Still, the Pats have in Lloyd the conventional, if unexceptional, split end they were looking for. I think with the injuries to Hernandez and Gronk, not to mention Edelman, opposing CBs haven't had to give Lloyd much of a cushion, so he hasn't been able to get the easier 10-yard come-backs and curls he might have otherwise. Hopefully this will change if we've got both AH and Gronk healthy in the post-season. (Fingers crossed.)
Another great effort by Beddard. But 2 quick nitpicks.
1. He failed to mention that part of Lloyd's problems that night could have been attributed to the fact that HE'S not at 100% right now and is another guy who is really going to benefit from this bye week.
2. I'll take his word that the 2 back up TE's didn't block as well as in previous games, but he's wrong in saying Hooman missed the block on the one Miami sack. He's NOT wrong in saying it was Hooman's responsibility, because it was. But Hooman didn't whiff on the block, he just never saw the blitz coming. It came from such a wide position, while Hooman was available to block the blitzer, he never saw him. Hey I said it was a nitpick right up front.
Agreed. That's what I was thinking as I read it. I think the same can be said for Hernandez. I have to think he aggravated his ankle a couple of weeks ago.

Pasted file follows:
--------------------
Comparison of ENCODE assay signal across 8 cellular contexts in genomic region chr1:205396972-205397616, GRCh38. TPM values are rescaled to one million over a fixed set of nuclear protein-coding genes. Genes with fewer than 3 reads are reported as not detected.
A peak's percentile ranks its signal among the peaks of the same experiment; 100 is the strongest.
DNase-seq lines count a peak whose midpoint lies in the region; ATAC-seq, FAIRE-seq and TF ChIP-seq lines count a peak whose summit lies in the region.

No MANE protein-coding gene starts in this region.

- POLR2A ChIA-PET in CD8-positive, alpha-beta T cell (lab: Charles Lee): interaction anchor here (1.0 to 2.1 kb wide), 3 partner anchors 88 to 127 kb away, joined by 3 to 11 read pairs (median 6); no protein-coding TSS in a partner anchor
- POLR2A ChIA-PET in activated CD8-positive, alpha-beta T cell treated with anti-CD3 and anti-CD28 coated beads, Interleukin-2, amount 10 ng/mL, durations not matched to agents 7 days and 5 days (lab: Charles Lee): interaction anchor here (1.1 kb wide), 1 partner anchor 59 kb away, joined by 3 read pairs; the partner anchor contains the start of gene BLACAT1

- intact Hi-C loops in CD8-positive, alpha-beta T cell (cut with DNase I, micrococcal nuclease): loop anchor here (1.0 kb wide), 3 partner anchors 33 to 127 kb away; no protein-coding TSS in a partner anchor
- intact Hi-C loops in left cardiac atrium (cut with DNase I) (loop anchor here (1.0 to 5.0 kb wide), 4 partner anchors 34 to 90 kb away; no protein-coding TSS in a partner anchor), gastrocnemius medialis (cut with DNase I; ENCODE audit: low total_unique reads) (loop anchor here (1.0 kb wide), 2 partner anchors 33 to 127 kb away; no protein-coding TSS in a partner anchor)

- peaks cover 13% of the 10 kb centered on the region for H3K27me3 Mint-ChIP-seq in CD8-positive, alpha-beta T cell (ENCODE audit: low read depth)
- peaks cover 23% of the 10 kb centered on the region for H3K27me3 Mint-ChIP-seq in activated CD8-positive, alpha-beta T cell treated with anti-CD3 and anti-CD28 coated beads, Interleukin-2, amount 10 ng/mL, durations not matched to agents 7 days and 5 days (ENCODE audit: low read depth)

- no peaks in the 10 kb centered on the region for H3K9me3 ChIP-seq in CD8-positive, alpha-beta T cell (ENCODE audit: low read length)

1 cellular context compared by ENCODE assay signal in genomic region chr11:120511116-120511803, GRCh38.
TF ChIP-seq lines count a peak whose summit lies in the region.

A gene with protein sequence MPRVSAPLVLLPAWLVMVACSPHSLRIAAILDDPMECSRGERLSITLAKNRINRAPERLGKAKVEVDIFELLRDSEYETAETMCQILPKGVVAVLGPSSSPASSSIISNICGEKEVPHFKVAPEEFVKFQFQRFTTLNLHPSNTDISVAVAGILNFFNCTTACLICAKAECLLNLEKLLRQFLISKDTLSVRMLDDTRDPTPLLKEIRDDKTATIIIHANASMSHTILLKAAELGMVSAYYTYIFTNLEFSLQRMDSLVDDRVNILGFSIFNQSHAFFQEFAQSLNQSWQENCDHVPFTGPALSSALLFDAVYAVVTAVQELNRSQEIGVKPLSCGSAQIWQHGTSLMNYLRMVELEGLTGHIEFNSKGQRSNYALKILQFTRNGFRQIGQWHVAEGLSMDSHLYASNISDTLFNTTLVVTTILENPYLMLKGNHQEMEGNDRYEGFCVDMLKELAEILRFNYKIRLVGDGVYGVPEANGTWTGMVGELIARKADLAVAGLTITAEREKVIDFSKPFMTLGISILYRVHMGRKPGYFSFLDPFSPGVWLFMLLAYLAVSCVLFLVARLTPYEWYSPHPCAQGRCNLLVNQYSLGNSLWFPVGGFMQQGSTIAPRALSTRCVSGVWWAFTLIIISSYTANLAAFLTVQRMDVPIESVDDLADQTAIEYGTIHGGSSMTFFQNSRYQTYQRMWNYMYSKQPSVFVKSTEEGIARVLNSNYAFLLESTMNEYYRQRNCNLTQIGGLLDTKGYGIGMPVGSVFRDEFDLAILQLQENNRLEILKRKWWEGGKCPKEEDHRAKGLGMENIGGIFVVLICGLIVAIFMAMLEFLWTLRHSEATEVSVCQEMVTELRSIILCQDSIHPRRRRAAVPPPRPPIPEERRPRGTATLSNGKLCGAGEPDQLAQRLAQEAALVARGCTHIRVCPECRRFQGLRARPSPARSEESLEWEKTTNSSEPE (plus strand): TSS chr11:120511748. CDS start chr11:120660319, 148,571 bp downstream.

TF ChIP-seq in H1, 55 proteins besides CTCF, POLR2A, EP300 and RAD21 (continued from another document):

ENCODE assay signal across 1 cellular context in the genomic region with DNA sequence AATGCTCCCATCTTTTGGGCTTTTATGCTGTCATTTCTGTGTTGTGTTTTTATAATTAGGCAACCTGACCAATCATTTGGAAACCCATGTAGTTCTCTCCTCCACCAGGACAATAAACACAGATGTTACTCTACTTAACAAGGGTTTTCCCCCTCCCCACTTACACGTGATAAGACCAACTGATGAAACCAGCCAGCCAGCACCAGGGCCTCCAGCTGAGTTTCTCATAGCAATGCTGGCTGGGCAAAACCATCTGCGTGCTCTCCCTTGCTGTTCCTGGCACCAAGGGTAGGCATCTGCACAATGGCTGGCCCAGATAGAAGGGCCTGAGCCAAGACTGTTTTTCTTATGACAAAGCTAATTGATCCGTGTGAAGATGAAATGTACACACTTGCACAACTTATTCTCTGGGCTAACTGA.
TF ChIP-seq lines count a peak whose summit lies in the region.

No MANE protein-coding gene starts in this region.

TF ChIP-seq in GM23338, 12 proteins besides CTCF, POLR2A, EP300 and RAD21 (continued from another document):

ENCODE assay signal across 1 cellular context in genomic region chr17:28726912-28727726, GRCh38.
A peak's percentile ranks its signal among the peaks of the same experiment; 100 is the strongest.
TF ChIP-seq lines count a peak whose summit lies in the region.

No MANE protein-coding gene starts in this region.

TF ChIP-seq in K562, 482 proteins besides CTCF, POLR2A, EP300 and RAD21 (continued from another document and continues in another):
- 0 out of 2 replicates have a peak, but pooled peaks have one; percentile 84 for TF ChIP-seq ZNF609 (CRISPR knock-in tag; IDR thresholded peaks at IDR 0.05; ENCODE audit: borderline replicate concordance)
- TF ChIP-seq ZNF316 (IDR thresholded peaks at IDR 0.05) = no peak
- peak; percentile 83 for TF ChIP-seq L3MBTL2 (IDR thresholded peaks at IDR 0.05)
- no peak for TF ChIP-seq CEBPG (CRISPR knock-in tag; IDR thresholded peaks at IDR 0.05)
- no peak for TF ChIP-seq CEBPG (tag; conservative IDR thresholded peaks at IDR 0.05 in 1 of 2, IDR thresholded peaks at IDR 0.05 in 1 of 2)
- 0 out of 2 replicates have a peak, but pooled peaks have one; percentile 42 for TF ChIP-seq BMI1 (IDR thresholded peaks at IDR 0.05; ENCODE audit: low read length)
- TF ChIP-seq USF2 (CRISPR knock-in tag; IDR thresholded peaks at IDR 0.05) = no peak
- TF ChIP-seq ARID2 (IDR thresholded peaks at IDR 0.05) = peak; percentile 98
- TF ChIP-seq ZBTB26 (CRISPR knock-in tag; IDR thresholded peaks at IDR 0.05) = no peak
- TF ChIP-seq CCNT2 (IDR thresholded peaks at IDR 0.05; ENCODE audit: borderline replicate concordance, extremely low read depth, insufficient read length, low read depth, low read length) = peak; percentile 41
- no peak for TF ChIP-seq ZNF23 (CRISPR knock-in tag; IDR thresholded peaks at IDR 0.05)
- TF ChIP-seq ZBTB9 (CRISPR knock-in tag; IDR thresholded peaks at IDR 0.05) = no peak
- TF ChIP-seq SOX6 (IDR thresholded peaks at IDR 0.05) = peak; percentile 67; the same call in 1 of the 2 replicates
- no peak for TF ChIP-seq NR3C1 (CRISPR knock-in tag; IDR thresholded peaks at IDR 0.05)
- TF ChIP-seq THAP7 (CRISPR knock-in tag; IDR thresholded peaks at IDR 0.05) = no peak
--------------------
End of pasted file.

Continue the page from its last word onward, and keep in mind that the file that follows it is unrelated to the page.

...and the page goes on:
Nice read from Field Yates on the Pats' "self scouting" and work on execution:
2013 NFL playoffs -- New England Patriots' primary concern is themselves - ESPN Boston
Maybe most of the better teams could say it, but I agree with the title of Yates piece. This is an offense that is tough to beat when healthy unless they beat themselves via lack of consistent execution or focus. Yes they look great on paper, and yes you want to attack. But you want to be confident that those you attack with are up to the task because if they aren't they begin to dig that foxhole out of which the rest have to attempt to climb out of. This offense needs to start strong, stay strong and finish strong. Haven't seen that trifecta much this season. Doesn't mean they have to score on every possession. But they have to move the ball and control field position and score when in the red zone and not lose out on TOP. Can't afford one of their patented slow starts or one of their all too maddening stalls that allow opponents to hang around and hope. And if they manage to do that they potentially have an ever greater task facing them next week in doing it again probably as a road team. Times up for working on things. We are in one and done territory now so you best be fielding your best 11-13 from an execution based, whatever it takes to win mentality position. You can manipulate matchups til the cows come home but they won't be favorable unless your guys execute. At this level it quickly comes down to mano a mano battles where either superior talent or unequaled effort carries the day.